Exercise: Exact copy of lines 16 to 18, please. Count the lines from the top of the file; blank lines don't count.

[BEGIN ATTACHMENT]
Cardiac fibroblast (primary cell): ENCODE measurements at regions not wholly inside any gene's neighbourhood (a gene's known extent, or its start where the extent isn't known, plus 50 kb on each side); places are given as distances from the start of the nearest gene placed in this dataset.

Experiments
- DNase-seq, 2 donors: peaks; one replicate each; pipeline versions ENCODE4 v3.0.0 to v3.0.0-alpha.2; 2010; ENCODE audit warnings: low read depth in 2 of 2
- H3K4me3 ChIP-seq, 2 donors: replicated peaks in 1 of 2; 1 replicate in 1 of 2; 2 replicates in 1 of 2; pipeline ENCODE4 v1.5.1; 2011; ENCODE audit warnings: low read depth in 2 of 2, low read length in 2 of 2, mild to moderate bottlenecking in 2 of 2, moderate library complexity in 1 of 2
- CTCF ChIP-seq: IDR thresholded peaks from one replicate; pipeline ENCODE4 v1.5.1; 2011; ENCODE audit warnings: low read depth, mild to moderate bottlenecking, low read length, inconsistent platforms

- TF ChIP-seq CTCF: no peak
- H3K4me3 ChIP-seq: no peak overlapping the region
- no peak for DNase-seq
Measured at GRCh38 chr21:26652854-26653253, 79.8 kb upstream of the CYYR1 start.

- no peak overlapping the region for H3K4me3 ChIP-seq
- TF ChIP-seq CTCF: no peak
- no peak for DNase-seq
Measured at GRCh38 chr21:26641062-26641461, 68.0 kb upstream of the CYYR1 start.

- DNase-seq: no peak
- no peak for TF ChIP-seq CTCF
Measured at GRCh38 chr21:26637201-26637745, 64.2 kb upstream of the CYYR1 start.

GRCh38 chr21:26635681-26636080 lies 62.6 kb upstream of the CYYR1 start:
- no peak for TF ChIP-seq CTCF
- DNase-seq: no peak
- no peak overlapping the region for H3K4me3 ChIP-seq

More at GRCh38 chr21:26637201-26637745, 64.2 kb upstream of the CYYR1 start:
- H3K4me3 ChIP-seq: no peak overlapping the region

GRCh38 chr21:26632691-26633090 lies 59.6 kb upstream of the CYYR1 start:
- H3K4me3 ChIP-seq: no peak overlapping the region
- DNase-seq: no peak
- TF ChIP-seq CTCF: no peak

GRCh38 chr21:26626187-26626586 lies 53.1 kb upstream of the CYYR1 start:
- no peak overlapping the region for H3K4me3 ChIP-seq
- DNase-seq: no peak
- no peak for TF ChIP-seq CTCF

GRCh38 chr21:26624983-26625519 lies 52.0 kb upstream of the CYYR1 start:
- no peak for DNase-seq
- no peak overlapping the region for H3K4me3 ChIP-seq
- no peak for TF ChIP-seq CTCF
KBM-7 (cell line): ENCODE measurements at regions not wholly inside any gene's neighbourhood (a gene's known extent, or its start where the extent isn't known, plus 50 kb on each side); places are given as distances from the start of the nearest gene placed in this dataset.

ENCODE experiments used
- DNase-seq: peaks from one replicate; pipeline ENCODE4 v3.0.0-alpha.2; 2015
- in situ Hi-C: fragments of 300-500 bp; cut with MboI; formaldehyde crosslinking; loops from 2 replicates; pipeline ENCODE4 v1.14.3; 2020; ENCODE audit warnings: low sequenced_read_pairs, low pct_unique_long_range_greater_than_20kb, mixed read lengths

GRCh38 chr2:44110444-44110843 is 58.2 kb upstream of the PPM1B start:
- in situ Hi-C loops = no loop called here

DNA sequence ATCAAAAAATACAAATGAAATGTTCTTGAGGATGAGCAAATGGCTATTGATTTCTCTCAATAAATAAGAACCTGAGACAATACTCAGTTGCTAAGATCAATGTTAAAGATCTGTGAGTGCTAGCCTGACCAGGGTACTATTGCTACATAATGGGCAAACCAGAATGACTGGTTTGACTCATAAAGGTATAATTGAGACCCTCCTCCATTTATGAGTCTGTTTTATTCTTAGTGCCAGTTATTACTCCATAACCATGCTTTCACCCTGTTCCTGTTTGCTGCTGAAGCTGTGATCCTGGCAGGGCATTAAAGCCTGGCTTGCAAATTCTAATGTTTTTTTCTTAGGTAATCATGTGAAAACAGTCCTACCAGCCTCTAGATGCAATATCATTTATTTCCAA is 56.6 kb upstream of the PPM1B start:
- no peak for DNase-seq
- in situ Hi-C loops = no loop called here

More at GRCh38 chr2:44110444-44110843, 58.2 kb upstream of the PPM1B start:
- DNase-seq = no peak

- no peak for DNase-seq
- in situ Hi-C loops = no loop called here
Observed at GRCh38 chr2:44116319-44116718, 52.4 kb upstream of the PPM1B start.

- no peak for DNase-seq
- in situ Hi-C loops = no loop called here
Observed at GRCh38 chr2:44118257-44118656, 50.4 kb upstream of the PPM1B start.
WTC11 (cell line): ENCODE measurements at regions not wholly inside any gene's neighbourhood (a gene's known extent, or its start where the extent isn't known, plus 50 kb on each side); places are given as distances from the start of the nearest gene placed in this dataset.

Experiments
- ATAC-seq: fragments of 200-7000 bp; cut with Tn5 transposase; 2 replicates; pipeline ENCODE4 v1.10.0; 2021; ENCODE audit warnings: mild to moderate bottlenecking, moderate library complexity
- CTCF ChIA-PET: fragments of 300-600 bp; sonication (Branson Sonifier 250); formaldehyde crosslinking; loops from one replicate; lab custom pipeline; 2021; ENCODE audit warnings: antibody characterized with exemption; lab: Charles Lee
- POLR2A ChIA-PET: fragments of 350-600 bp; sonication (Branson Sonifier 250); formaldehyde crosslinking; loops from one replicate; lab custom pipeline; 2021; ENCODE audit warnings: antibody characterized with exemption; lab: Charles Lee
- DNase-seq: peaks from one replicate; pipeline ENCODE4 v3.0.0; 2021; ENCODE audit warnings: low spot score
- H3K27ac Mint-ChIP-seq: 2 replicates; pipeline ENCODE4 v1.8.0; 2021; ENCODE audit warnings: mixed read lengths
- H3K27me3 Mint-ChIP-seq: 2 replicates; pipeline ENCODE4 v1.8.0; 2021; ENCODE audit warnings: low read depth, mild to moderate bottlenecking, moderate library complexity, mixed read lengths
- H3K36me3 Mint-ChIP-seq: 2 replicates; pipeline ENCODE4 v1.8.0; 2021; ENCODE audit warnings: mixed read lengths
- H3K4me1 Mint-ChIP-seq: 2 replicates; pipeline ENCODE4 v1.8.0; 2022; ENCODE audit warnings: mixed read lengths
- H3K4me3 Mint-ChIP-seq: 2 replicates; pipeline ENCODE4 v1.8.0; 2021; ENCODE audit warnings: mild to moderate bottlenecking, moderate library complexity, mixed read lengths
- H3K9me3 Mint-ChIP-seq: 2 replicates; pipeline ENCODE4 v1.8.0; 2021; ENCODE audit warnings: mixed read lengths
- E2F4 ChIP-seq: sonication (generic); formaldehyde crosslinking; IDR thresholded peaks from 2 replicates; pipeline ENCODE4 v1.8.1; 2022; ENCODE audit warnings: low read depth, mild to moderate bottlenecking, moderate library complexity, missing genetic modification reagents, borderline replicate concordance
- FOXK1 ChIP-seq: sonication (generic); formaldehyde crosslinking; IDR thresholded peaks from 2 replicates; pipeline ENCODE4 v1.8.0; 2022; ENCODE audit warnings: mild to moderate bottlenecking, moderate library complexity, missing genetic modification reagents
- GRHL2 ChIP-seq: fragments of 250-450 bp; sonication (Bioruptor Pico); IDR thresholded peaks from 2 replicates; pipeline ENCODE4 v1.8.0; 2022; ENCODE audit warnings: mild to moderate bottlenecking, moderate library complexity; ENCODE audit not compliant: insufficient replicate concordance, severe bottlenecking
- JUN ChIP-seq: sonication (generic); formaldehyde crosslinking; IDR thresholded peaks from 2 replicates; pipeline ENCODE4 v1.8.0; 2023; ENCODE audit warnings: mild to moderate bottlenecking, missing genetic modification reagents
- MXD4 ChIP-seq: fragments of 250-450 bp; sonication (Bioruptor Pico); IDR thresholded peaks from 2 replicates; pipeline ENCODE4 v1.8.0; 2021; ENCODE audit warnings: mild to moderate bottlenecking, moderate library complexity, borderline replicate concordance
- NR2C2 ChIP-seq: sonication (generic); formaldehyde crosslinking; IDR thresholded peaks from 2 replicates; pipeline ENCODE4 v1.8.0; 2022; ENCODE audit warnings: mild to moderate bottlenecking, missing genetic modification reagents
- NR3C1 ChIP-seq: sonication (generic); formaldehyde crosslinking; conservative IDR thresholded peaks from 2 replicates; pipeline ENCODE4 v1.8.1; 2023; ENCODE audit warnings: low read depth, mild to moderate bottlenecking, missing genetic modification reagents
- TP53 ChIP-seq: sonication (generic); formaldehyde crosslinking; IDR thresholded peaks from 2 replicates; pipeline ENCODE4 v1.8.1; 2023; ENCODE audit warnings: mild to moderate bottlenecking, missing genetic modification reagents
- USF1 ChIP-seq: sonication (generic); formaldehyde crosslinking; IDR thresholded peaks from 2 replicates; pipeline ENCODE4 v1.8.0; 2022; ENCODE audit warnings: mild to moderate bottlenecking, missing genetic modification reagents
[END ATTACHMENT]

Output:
Measured at GRCh38 chr21:26637201-26637745, 64.2 kb upstream of the CYYR1 start.

GRCh38 chr21:26635681-26636080 lies 62.6 kb upstream of the CYYR1 start:
- no peak for TF ChIP-seq CTCF